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This companion volume to The Moral Life of Children (above) is much more sharply focused, probably because most children can be very articulate at expressing their feelings for their country and its political and social dynamics. Coles includes interviews from ten different countries whose children's voices resonate with pride, stridency, anger, resignation or defiance, depending on the political circumstances of their nations and how their families are affected. A 13-year-old white boy from Mississippi claims, ""We're better off than the rest of the world everywhere, and that means it's God giving us that extra boost."" A similar sense of divine inspiration is found in the worlds of a young Nicaraguan: ""Our country can't be destroyed . . .We'll keep fighting until up there in heaven Jesus Christ says: 'Enough, leave these people alone, because they belong to Me, and not to the North American generals and the big companies that run that country.'"" Northern Irish children lash out with hostility toward those they have been taught are their mortal enemies. A 13-year-old Polish boy calls the alien government imposed on his people ""a stupid system,"" and reviles the language of both Russia and Germany: ""The noises they make. . .It hurts. We hold our ears."" A French-Canadian boy, also alienated by language and culture, says of his English-speaking Canadian overlords, ""They think they're the best people in the world. They make you want to go and get a gun and fight."" An Afrikaans boy says, ""These tribes--if we left--the white people--they'd plunder everything, and then they'd leave. . ."" In the end, the striking fact is not so much what the children have absorbed of their parents' or their culture's views, but how the children articulate the unresolved political religious, class and cultural conflicts that energize and alienate the people of our planet. A chastening and recommended book.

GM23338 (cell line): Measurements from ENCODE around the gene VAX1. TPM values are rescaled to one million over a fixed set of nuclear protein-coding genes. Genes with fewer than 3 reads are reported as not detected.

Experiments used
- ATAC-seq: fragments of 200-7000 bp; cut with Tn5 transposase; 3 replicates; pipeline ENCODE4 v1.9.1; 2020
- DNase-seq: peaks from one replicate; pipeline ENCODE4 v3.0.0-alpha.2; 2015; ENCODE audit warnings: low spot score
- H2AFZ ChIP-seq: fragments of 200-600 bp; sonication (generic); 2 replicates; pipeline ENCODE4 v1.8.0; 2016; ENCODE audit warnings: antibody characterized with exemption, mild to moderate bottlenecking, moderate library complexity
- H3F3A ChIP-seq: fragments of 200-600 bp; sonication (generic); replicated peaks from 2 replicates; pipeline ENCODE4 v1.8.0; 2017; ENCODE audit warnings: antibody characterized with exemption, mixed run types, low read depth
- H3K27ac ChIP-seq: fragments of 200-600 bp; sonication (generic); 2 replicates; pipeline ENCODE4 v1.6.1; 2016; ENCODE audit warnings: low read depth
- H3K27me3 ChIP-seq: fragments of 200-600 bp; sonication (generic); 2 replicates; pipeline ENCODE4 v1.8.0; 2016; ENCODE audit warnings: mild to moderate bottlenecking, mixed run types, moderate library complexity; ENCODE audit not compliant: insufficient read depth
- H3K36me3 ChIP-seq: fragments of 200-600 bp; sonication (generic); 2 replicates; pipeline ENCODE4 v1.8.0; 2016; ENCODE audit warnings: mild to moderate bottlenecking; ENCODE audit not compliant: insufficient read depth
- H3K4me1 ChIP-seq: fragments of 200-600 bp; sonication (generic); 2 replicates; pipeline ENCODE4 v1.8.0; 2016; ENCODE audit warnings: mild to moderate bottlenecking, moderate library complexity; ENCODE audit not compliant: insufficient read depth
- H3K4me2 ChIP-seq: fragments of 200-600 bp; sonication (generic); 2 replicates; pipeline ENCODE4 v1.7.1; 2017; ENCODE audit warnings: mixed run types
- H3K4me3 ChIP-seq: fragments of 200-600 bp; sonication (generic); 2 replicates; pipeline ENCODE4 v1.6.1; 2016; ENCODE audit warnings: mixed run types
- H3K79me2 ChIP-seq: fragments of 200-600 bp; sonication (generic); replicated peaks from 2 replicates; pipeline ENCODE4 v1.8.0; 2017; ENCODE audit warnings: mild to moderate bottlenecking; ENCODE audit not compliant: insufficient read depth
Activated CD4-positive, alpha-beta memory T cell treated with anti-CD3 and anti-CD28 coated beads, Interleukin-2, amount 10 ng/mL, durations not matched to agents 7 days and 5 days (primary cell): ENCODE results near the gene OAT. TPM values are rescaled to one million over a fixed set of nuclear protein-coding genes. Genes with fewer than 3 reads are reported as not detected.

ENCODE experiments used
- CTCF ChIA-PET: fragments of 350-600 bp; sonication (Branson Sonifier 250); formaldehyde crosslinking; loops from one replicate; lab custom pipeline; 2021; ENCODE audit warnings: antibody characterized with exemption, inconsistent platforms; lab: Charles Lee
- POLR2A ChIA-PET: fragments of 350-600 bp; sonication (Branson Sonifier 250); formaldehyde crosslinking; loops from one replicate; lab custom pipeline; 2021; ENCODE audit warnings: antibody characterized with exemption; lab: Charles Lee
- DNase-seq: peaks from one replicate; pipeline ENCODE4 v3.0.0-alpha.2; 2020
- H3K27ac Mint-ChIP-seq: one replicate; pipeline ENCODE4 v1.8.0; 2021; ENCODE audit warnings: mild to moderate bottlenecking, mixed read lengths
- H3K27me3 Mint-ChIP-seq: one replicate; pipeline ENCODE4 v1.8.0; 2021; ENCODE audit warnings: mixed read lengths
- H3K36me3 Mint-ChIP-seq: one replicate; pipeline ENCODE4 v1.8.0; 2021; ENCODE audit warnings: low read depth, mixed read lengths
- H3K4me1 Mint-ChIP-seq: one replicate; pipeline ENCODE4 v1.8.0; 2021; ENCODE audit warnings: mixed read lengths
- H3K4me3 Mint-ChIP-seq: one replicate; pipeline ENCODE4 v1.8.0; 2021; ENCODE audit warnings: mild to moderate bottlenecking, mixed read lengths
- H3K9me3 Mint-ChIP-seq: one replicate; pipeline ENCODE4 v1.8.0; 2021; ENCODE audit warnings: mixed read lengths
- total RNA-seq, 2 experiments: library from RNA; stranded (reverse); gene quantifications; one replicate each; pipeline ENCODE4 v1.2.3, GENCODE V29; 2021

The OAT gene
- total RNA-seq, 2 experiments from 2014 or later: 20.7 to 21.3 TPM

Pub Date: Jan. 28th, 1985
Publisher: Atlantic Monthly--dist. by Little, Brown